Insurance is one of life’s necessary evils. While it can offer many important benefits, the difficulties in actually receiving compensation for a claim can sometimes make it seem as if insurance just isn’t worth the trouble. Thing is, you can’t really get through life without having to secure some kind of insurance coverage. You have to have automobile insurance to drive a motor vehicle, health insurance under the Affordable Care Act, and homeowner’s insurance in order to buy a house. You may even choose to buy life insurance to help your family in the event of your death, disability insurance in case you cannot work for a period of time, or renter’s insurance if you are a tenant.

Insurance companies work by calculating how much is fair to charge for taking the particular financial risk on your behalf. All policyholders pay these “premiums” and, by doing so, are entering into a contract where their money is exchanged for the insurance agency’s promise to pay for specific losses. Any time an insured person or business makes a claim that falls within the terms of the policy, it should be paid out from the pool of funds. Of course, denying claims means that the insurers get to keep more money so they may not be especially helpful when a claim is made.

However, every insurance policy includes a stated or implied “covenant of good faith and fair dealing,” which means that both parties must act fairly, with good faith, when dealing with matters that arise under the contract. Common ways that insurance carriers breach the contract and act in bad faith include:

  • Misrepresenting facts pertinent to a claim or pertinent language in a policy
  • Denying a claim that they know is legitimate
  • Failing to respond to a claim in a timely manner
  • Failing to thoroughly investigate the facts and evidence supporting a claim
  • Unjustifiably offering less than what is due under the policy
  • Refusing or delaying payment without explanation
  • Requiring unreasonable actions or documentation by the insured
  • Unjustly cancelling a policy.

If you have been paying your premiums on time, then you are abiding by your end of the contract and the insurance company has a good faith duty to stick to the terms of the policy that require it to pay out when you file a valid claim. Whenever an insurer fails to meet its end of the bargain, a cause of action can be brought against it for breaching its duty to act in good faith toward its insured in settlement of a claim. Unfortunately, instances of insurance companies putting their own interests before those of a policyholder by engaging in deceptive or unfair practices are more common than you might think. Consumer complaints submitted to the states’ insurance regulators average more than one million every year.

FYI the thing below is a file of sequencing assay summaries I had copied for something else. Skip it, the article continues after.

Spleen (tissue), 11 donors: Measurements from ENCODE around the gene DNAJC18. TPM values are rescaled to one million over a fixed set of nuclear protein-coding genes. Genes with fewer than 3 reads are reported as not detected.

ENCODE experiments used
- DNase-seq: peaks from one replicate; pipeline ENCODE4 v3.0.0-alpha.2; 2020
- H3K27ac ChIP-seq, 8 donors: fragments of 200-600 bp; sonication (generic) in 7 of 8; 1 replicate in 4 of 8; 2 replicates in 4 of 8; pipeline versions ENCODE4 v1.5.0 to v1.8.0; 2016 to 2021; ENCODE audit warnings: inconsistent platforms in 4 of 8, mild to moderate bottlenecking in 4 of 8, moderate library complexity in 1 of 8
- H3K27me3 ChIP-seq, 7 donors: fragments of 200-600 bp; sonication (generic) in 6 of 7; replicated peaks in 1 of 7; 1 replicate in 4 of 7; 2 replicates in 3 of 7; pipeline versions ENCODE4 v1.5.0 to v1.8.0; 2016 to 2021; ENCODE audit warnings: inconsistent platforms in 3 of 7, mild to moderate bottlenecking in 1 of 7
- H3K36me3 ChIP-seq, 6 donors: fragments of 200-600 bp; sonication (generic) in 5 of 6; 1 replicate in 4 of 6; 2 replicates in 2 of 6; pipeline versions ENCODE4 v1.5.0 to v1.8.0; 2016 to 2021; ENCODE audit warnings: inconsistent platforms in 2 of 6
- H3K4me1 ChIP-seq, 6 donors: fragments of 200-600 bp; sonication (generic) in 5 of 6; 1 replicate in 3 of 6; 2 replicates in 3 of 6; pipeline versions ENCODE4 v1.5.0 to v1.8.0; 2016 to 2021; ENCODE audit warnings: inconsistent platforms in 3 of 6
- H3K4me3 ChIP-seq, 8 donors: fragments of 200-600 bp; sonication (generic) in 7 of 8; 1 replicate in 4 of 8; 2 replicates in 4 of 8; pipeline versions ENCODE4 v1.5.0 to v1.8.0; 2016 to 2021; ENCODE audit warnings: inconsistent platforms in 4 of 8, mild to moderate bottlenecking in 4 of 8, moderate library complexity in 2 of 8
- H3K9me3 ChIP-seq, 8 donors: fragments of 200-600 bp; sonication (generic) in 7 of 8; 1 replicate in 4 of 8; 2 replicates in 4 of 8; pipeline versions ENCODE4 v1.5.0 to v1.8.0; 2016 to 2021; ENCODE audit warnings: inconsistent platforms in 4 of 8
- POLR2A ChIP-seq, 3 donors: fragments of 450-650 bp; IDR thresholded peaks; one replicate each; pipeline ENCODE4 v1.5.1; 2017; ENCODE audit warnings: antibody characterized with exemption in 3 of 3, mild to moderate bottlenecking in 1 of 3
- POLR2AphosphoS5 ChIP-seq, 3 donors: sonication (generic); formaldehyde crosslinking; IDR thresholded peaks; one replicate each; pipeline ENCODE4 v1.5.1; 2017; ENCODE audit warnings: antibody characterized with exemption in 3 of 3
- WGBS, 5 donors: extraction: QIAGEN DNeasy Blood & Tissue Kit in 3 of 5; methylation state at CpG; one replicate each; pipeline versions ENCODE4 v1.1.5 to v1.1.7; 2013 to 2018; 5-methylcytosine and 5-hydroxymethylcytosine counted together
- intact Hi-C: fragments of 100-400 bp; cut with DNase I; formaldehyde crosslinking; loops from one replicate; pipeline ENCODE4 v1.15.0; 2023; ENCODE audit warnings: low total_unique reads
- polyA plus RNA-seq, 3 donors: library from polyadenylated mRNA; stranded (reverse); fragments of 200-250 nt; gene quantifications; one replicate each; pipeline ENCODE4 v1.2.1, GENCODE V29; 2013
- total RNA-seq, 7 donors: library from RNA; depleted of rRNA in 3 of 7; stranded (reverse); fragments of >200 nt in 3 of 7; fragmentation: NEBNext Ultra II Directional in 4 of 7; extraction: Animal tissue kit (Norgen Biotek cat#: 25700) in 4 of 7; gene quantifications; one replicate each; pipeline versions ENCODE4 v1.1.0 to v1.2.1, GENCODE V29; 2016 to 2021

There are two types of bad faith claims. If an insurance company refuses to pay a claim on a policy purchased by a person, it is considered a first-party bad faith claim. If an insurance company refuses to pay a claim to a person who has been injured by the company’s policyholder, where the policyholder’s liability is reasonably clear, it is considered a third-party bad faith claim. When someone is injured due to another person’s negligence, it is the responsibility of the negligent party’s insurer to cover the cost of the injuries.

PIKEVILLE INSURANCE BAD FAITH LAWYERKY insurance claim denial lawyer Billy Johnson believes that those who cause harm to others should be held accountable for their actions. This includes taking on big businesses when their bad faith or deceit damages someone. Based in Pikeville, Billy has made it his life’s work to help people throughout Kentucky, and he is passionate about helping those who have been victims of insurance bad faith. He takes on the insurance companies so that you don’t have to, making every effort to maximize your compensation along the way. He can also help find an independent appraiser to rebut valuations that appear to be unfair.

He is a proven advocate with over 15 years of experience who has handled litigation in the United States Court of Appeals, the United States District Court for the Eastern District of Kentucky, the United States District Court for the Western District of Kentucky, and the United States Bankruptcy Court. You can rely on his experience with the legal system and his commitment to his clients to help you get the best result possible given the circumstances of your case. If you wish to learn more about how the Pike County insurance bad faith lawyers of the Johnson Law Firm can be of assistance to you, we encourage you to get started today with a free, no-obligation case review by calling 606-433-0682 or filling out this online form to discuss your rights.